In a pair of dramatic moves, the Trump administration has signalled a growing desire to secure new trade deals, softening one key demand in the NAFTA negotiations, then expressing an interest in re-joining the Trans-Pacific Partnership.
The twin developments are a departure from the combative posture that had stoked U.S. tensions with Canada, Mexico, the European Union, Japan and even with its own struggling farmers, straining under threats of cancelled deals, tariffs, and tit-for-tat trade wars.
The development most immediately affecting Canada transpired at the NAFTA negotiating table where, sources say, the U.S. has shaved 10 percentage points off its demand on automobile content.
After spending months demanding a big increase in the amount of content cars must include from North America to avoid a tariff, in addition to insisting that half of every car comprise U.S. parts, it has now softened both proposals.
It recently dropped the American-made requirement, and then came news Thursday that it agreed to a more modest change on the North American requirement, with its demand for 85 per cent North American parts scaled down to 75 per cent, in addition to helping automakers meet the new threshold by offering credits for spending on worker salaries and research.
“We’re getting pretty close to a deal (on NAFTA),” Trump said at the White House.
“It could be two weeks, it could be three months, it could be five months, I don’t care … I have no timeline … I keep reading from the fake news media that we’re pushing it, we’re not pushing it … There’s no timeline.”
That suggests the deadline threat of steel and aluminum tariffs against Canada and Mexico without a deal by May 1 may be off the table. Trump even professed to being fine with a delay, because he said companies will build more plants in the U.S. if there’s uncertainty in trade with Mexico: “I told the Mexicans we can negotiate forever.”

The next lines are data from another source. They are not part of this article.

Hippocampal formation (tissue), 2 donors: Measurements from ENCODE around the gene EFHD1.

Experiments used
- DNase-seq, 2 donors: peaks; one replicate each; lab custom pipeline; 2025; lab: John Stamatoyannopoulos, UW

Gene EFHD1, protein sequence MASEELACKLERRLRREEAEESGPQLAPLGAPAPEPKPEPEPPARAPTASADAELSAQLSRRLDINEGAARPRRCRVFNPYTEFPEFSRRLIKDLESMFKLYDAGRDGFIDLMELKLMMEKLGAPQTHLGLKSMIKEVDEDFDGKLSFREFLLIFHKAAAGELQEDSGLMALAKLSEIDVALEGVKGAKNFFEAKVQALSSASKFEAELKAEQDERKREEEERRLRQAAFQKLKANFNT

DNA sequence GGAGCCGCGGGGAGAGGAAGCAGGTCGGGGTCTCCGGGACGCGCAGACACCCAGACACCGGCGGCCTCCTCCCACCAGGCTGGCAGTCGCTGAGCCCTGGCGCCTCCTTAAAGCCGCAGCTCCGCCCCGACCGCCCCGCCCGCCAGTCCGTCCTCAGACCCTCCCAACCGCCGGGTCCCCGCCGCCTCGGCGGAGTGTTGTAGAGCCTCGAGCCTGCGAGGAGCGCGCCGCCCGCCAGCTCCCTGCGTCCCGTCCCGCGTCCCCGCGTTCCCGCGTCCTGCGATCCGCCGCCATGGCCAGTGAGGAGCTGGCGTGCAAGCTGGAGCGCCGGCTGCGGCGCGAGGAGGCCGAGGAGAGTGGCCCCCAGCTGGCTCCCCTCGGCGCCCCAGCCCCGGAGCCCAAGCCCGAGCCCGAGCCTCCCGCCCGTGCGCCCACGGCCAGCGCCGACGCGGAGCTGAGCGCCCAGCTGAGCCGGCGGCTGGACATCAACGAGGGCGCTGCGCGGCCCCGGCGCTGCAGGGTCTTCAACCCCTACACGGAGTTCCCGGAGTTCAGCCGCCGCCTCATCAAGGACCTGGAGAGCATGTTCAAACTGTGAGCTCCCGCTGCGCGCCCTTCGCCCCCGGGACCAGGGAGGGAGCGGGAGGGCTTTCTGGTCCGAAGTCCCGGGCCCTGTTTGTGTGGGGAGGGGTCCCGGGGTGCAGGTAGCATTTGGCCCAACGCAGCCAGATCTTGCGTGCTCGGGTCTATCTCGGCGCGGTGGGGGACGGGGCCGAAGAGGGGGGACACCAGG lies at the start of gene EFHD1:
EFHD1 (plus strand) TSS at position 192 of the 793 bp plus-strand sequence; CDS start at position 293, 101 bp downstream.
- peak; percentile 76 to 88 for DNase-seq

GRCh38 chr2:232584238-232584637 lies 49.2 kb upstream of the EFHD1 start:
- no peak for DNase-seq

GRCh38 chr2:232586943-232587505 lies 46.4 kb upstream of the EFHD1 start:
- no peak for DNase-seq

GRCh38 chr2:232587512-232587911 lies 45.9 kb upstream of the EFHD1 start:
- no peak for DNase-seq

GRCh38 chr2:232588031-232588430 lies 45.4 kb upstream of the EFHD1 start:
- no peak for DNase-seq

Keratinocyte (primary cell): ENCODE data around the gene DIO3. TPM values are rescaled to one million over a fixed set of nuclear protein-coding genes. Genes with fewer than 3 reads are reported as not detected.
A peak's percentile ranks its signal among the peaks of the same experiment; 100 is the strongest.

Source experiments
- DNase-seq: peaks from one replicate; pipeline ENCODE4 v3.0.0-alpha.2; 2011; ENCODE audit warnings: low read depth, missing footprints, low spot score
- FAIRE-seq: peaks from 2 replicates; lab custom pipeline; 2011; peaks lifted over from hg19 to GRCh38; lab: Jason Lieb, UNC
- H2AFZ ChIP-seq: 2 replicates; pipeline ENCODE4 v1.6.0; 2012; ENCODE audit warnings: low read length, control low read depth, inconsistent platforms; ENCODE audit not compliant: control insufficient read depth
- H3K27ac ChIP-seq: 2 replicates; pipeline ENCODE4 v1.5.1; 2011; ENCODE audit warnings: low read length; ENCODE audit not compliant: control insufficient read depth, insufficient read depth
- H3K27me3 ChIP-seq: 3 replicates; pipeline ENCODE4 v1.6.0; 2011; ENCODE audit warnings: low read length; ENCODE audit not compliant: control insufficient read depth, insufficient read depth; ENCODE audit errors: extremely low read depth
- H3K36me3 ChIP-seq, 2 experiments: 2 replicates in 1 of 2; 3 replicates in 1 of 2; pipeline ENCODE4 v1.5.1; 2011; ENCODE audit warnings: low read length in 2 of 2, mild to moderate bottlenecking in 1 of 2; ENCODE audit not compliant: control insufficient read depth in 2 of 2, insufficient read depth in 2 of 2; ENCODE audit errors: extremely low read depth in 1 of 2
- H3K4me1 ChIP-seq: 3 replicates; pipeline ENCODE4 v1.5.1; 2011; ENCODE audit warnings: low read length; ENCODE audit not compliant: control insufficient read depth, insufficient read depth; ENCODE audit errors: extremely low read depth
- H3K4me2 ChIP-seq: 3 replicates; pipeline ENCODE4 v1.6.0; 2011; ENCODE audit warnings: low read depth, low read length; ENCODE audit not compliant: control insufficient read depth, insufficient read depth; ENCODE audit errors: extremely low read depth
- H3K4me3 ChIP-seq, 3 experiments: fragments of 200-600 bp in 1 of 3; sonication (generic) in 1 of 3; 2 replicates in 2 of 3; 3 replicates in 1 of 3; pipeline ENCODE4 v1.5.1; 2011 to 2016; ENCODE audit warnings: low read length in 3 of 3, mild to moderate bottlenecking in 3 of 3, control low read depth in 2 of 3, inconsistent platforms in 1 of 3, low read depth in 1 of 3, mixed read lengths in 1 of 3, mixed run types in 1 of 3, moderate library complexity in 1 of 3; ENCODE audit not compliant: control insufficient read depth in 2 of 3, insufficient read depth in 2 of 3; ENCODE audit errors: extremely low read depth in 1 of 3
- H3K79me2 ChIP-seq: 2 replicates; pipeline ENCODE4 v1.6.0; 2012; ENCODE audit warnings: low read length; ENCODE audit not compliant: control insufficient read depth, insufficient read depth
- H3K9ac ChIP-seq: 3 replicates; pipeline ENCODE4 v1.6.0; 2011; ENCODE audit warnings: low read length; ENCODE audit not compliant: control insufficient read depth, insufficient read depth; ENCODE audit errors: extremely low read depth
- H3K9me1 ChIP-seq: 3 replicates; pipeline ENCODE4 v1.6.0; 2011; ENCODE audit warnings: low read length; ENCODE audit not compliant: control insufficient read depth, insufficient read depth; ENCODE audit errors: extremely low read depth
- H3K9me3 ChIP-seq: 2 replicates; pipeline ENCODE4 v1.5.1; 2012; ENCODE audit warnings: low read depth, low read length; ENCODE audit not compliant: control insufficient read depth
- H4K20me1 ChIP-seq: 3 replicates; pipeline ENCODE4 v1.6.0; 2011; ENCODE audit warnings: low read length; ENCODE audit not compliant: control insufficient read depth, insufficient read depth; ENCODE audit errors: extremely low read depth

But that wasn’t the biggest bombshell the White House dropped Thursday.
The more far-reaching, long-term story involves news that Trump wants to explore rejoining the Trans-Pacific Partnership. That deal was originally viewed as a geopolitical tool, with expanded American commercial links in China’s backyard, and new trade standards for the Chinese to adhere to in any eventual free-trade deal.
Trump railed against the deal as a candidate, then pulled out upon entering office, while Canada and other countries signed on.
He now appears to be reconsidering his stance, as the U.S. finds itself enmeshed in multi-front trade hostilities – not only with China but with its own allies – and threats of new tariffs clobbering already struggling American farms.
The president uncorked the news in a meeting with farm-state senators.
Several senators confirmed that Trump instructed his advisers to explore U.S. entry into the TPP. South Dakota Sen. John Thune described Trump as “bullish” on the idea. Nebraska Sen. Ben Sasse said the president mentioned it several times, telling Robert Lighthizer and Larry Kudlow to explore U.S. entry, even looking Kudlow in the eye and saying, “Go get it done.”
Sasse welcomed the news as a smarter way for the U.S. to be fighting unfair Chinese trade practices, like theft of intellectual property and over-production of steel.
“The best thing the United States can do to push back against Chinese cheating now is to lead the other eleven Pacific nations that believe in free trade and the rule of law,” Sasse said in a statement.
“It is good news that today the president directed … Kudlow and … Lighthizer to negotiate U.S. entry into TPP.”
So how does the NAFTA process fit in?
One well-connected stakeholder has been predicting for weeks that these deals might ultimately coalesce into one; he said the auto rules now being negotiated under NAFTA could become the key U.S. condition for re-entering TPP.
Flavio Volpe of Canada’s Automotive Parts Manufacturers’ Association started making that prediction after Japanese Prime Minister Shinzo Abe announced he would visit Trump at his Mar-A-Lago resort later this month to seek an exemption from steel tariffs.
Volpe’s association dislikes the TPP, because of the main American concession in the original negotiation: the Obama administration agreed to lower barriers to parts from Japan’s low-cost suppliers, Thailand and Vietnam.
Volpe had been predicting that in reply to Abe’s demand for relief from tariffs, a logical response from Trump would be to request U.S. entry into TPP – under more favourable, NAFTA-friendly auto rules.
That scenario now appears to be one step closer to reality.
“(U.S. entry into TPP) could be the price (of dropping steel tariffs),” Volpe said. “If China is the common competitor … the Japanese have to ask themselves if they’re better off.”
Kudlow, the new pro-trade White House economic adviser, has been talking about organizing a “trade coalition of the willing” to organize American allies against certain Chinese practices.
He told Fox News last weekend that Canada, Japan, Australia, and Europe would be part of this so-called coalition, but did not offer specifics about what policies they might pursue.